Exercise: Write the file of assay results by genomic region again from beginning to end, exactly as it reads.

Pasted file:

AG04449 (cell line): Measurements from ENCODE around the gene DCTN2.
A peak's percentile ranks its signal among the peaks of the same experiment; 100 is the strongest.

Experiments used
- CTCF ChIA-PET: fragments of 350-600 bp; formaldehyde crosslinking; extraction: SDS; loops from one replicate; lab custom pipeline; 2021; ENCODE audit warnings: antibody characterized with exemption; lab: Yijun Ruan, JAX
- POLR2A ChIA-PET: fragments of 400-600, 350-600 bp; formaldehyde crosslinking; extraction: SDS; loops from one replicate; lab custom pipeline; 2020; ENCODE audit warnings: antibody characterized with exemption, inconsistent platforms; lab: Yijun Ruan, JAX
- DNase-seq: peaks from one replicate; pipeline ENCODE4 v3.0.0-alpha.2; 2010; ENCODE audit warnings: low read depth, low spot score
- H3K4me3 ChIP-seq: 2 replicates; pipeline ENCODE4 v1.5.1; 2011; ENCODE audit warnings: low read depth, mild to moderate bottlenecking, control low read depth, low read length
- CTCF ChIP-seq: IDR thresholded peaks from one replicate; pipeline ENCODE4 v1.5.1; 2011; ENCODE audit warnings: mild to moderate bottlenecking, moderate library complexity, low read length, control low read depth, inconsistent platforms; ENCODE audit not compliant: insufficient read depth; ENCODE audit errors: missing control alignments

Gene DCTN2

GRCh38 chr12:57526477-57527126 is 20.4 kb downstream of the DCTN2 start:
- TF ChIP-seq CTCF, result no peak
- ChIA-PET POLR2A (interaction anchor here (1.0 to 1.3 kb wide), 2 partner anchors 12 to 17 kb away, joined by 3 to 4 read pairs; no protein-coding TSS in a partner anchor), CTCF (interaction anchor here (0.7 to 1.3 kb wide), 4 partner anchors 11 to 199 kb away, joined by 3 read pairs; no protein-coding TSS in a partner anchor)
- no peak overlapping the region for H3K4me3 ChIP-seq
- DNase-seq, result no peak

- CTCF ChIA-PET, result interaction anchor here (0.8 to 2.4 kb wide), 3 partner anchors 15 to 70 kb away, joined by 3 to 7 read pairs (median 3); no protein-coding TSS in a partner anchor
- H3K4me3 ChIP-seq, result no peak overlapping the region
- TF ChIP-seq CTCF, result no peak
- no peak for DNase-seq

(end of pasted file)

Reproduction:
AG04449 (cell line): Measurements from ENCODE around the gene DCTN2.
A peak's percentile ranks its signal among the peaks of the same experiment; 100 is the strongest.

Experiments used
- CTCF ChIA-PET: fragments of 350-600 bp; formaldehyde crosslinking; extraction: SDS; loops from one replicate; lab custom pipeline; 2021; ENCODE audit warnings: antibody characterized with exemption; lab: Yijun Ruan, JAX
- POLR2A ChIA-PET: fragments of 400-600, 350-600 bp; formaldehyde crosslinking; extraction: SDS; loops from one replicate; lab custom pipeline; 2020; ENCODE audit warnings: antibody characterized with exemption, inconsistent platforms; lab: Yijun Ruan, JAX
- DNase-seq: peaks from one replicate; pipeline ENCODE4 v3.0.0-alpha.2; 2010; ENCODE audit warnings: low read depth, low spot score
- H3K4me3 ChIP-seq: 2 replicates; pipeline ENCODE4 v1.5.1; 2011; ENCODE audit warnings: low read depth, mild to moderate bottlenecking, control low read depth, low read length
- CTCF ChIP-seq: IDR thresholded peaks from one replicate; pipeline ENCODE4 v1.5.1; 2011; ENCODE audit warnings: mild to moderate bottlenecking, moderate library complexity, low read length, control low read depth, inconsistent platforms; ENCODE audit not compliant: insufficient read depth; ENCODE audit errors: missing control alignments

Gene DCTN2

GRCh38 chr12:57526477-57527126 is 20.4 kb downstream of the DCTN2 start:
- TF ChIP-seq CTCF, result no peak
- ChIA-PET POLR2A (interaction anchor here (1.0 to 1.3 kb wide), 2 partner anchors 12 to 17 kb away, joined by 3 to 4 read pairs; no protein-coding TSS in a partner anchor), CTCF (interaction anchor here (0.7 to 1.3 kb wide), 4 partner anchors 11 to 199 kb away, joined by 3 read pairs; no protein-coding TSS in a partner anchor)
- no peak overlapping the region for H3K4me3 ChIP-seq
- DNase-seq, result no peak

- CTCF ChIA-PET, result interaction anchor here (0.8 to 2.4 kb wide), 3 partner anchors 15 to 70 kb away, joined by 3 to 7 read pairs (median 3); no protein-coding TSS in a partner anchor
- H3K4me3 ChIP-seq, result no peak overlapping the region
- TF ChIP-seq CTCF, result no peak
- no peak for DNase-seq